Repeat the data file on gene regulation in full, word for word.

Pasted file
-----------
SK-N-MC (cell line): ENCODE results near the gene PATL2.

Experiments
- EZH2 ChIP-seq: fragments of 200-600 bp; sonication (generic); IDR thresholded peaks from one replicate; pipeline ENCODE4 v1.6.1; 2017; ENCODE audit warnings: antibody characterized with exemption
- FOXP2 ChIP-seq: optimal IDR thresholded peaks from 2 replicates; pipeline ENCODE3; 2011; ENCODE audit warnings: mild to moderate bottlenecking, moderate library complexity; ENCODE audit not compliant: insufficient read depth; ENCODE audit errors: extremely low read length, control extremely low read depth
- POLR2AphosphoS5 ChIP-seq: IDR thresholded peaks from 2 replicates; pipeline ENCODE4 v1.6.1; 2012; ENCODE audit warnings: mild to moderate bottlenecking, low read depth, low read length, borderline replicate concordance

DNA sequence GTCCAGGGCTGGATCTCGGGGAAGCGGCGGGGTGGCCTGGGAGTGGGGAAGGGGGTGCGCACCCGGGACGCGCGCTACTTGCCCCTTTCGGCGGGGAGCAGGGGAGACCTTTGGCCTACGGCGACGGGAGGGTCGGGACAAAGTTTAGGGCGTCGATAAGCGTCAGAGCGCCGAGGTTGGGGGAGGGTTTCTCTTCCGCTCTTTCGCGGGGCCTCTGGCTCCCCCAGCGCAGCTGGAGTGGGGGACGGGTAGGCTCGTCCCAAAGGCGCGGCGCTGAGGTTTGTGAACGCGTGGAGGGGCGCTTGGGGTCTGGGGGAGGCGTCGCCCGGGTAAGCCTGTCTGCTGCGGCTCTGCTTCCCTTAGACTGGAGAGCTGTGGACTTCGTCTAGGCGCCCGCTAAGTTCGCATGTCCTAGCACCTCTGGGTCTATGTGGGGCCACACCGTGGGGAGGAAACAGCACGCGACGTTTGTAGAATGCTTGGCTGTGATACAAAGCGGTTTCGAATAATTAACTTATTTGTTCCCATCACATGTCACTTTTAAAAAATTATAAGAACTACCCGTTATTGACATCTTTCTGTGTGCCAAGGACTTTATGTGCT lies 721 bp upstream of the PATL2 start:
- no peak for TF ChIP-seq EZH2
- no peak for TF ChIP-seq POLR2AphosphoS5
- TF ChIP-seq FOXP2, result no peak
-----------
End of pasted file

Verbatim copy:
SK-N-MC (cell line): ENCODE results near the gene PATL2.

Experiments
- EZH2 ChIP-seq: fragments of 200-600 bp; sonication (generic); IDR thresholded peaks from one replicate; pipeline ENCODE4 v1.6.1; 2017; ENCODE audit warnings: antibody characterized with exemption
- FOXP2 ChIP-seq: optimal IDR thresholded peaks from 2 replicates; pipeline ENCODE3; 2011; ENCODE audit warnings: mild to moderate bottlenecking, moderate library complexity; ENCODE audit not compliant: insufficient read depth; ENCODE audit errors: extremely low read length, control extremely low read depth
- POLR2AphosphoS5 ChIP-seq: IDR thresholded peaks from 2 replicates; pipeline ENCODE4 v1.6.1; 2012; ENCODE audit warnings: mild to moderate bottlenecking, low read depth, low read length, borderline replicate concordance

DNA sequence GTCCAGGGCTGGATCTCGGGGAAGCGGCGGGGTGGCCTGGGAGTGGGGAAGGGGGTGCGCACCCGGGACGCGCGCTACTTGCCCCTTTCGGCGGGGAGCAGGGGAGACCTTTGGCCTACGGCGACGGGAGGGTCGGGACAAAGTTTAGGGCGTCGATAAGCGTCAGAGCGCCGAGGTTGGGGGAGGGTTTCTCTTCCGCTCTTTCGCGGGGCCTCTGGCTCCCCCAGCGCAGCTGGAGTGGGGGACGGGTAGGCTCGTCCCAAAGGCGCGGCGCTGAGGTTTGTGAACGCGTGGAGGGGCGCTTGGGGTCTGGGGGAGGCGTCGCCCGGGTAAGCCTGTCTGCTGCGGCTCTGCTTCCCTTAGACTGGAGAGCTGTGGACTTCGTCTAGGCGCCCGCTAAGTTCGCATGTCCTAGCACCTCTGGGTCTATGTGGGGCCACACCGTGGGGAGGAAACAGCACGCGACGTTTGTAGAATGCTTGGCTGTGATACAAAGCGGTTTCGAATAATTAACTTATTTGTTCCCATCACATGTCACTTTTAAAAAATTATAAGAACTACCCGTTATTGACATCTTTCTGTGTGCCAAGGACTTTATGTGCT lies 721 bp upstream of the PATL2 start:
- no peak for TF ChIP-seq EZH2
- no peak for TF ChIP-seq POLR2AphosphoS5
- TF ChIP-seq FOXP2, result no peak